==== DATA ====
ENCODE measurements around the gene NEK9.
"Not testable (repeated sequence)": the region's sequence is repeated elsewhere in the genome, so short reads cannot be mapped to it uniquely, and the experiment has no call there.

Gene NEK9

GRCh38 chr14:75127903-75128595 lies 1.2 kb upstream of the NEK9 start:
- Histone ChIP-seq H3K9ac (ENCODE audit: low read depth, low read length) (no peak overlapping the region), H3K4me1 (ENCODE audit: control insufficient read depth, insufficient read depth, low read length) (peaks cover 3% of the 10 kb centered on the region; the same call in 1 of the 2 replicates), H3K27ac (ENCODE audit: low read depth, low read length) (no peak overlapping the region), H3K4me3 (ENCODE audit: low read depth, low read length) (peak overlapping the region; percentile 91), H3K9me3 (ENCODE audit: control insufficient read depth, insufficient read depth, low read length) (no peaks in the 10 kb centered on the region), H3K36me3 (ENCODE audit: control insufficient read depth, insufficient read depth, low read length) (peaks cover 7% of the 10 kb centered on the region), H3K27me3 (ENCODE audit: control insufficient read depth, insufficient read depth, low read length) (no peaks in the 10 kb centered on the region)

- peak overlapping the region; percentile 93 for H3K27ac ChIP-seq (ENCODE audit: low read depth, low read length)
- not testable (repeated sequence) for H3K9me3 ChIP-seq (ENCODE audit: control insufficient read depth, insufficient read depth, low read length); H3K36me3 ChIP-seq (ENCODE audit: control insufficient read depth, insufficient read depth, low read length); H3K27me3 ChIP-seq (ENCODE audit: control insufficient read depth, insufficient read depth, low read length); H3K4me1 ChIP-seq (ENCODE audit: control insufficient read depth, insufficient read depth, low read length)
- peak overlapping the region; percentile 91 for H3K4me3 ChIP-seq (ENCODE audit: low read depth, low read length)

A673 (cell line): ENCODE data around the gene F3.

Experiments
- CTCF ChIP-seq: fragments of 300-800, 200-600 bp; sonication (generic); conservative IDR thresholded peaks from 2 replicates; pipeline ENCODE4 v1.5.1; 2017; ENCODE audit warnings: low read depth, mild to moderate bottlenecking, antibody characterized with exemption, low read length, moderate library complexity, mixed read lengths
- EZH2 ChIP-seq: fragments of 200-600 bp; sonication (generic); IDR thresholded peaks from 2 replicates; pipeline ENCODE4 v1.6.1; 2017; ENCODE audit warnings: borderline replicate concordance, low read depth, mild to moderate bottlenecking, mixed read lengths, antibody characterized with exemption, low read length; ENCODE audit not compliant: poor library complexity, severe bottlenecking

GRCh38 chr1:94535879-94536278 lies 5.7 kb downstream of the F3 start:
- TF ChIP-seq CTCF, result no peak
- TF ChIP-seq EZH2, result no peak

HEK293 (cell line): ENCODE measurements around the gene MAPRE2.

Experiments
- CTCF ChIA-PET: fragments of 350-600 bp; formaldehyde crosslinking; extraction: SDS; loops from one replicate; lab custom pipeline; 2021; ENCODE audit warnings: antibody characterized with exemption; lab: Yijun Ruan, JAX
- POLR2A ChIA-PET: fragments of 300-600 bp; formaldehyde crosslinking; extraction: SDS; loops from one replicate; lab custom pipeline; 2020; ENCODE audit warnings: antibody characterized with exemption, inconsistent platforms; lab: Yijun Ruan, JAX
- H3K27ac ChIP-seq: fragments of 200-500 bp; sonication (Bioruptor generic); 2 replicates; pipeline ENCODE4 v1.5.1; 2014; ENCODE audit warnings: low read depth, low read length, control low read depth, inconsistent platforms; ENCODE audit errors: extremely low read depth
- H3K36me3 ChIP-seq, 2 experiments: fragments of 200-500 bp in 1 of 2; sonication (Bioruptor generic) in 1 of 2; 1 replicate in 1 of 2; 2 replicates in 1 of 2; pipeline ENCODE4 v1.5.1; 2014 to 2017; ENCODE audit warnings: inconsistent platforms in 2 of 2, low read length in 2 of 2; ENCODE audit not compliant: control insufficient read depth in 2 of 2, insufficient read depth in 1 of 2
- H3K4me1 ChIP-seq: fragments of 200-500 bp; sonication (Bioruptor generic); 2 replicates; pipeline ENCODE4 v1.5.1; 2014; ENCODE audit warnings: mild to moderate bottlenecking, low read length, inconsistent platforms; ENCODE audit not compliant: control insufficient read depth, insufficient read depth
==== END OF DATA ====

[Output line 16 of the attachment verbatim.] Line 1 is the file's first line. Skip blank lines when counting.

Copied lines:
HEK293 (cell line): ENCODE measurements around the gene MAPRE2.